The sale of alcohol, wine as well as vodka, has jumped by at least 20 percent compared to March 2019.
As for protection from the virus, there was none available. As happened in so many other countries, every pharmacy in town was out of masks and hand sanitizer.
Yet many Russians found a kind of perverse courage by comparing what seemed the hypothetical threat of the virus with all too substantive difficulties and dangers of everyday life.
A video clip of a song steeped in slavic fatalism mocked the pandemic. Russia is used to nightmares, it proclaimed: “First, our blood is full of alcohol, the whole of life is folded into a black hole; Authorities hypnotize us and sell us out, but we have no infected fellas in our favelas.” Why be worried about COVID-19 if you risk being eaten by a bear or getting killed by a policeman, the authors say. “We lost all our ability to be afraid,” the song concluded: “We don’t give a shit.”
The polls reflect that sort of attitude. According to social research by Romir Holding, 54 percent of Russians do not believe in the danger of the COVID-19 pandemic. And, even now, the only man Russians listen to, commander of the coronavirus war Vladimir Putin, still has not given clear instructions about the deadly outbreak, or how to avoid getting infected.
Nobody clearly predicted the scale of the epidemic’s storm coming to Russia, nobody talked about the exponential growth of the outbreak in the United States and Europe except to crow as if Russia somehow were exempt.
In announcing the week off, Putin did ask Russians not to rely on traditional “avos,” the typical carelessness and fatalism traditional in the nation’s approach to the dark promise of the future, but the message seems to have been taken with, well, fatalism and carelessness.
Moscow is still in the early stages of the inevitable nightmare, when confusion and defiance mingle with fear. So hairdressers are still working, and without masks. Women are going to them without taking the slightest precautions. This, even as thousands of people who suspect they’ve been infected are calling a coronavirus hotline.
Earlier this week Yulia Galyamina, a Moscow politician and scientist lost her sense of smell, developed a fever, and felt weak. Those are all signs of infection. But as in other countries, she found it impossible to get a test unless she could prove she was at death’s door. She called a doctor and the agency supervising tests, but they said they could do nothing for her. “A district [government] doctor said since I was not terribly sick, I could not get tested,” Galyamina told The Daily Beast. “Private labs ask you not to show up if you have had symptoms in the past week.”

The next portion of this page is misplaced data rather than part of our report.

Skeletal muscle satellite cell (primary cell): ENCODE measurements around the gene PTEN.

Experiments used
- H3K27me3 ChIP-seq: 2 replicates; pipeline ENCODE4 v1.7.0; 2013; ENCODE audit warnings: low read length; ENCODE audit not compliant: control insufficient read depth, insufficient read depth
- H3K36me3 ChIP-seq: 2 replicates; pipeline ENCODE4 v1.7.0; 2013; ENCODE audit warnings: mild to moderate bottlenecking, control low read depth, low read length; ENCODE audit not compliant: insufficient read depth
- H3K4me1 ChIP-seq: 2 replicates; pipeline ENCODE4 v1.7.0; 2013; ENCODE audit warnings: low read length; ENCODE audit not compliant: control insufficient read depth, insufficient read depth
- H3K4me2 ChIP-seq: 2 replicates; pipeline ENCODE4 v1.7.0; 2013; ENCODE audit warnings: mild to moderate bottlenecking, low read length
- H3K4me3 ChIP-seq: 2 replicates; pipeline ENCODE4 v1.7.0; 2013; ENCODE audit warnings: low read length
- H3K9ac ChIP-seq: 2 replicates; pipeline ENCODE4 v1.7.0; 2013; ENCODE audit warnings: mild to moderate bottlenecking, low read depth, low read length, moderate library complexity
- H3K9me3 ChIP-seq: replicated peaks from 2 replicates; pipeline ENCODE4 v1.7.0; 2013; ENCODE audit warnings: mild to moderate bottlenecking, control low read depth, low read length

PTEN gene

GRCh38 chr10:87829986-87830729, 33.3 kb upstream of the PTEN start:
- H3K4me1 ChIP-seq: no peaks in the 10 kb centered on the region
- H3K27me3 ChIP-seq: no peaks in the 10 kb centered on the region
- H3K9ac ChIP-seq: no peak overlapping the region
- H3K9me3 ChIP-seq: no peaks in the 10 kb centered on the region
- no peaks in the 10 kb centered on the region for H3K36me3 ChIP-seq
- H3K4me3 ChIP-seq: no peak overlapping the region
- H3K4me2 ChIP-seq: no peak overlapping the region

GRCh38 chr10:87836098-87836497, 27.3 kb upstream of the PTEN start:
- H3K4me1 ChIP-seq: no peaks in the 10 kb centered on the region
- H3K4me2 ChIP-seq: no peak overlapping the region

On Saturday, authorities admitted that 166,000 Russians are on a coronavirus watch list—not confirmed with infection, but suspected of having the contagion or of being at risk. That’s a worrisome number. It suggests the observable cases are vastly higher than those confirmed, and again raises the question of why no clear determination had been made about many of them weeks ago.
“Moscow Mayor Sobyanin had guts to tell Putin right into his face on Tuesday that the real situation is much worse than the official reports say,” Vladimir Ryzhkov, professor at the Higher School of Economics, told The Daily Beast.
Earlier this month, Putin said that the situation with coronavirus was “under control.” Authorities told Russians not to spread fake news about the pandemic threat.
When there were still just a few cases of COVID-19 in Russia, Anastasia Kirilenko, The Insider’s investigative reporter, heard tragic news from Novosibirsk: her 34-year-old cousin died of pneumonia.
The Russian health system is in miserable shape in the regions, dozens of district clinics closed in rural remote towns all across the country in the past few years.
“Regional paramedics diagnosed my cousin, a young and healthy man, with acute respiratory viral infection but did not do an x-ray to check why he had a high temperature during the last month of his life,” Kirilenko told The Daily Beast. “Now we wonder if my cousin had coronavirus just like thousands of other Russians who are said to have only pneumonia.”
Christopher Dickey also contributed to this article.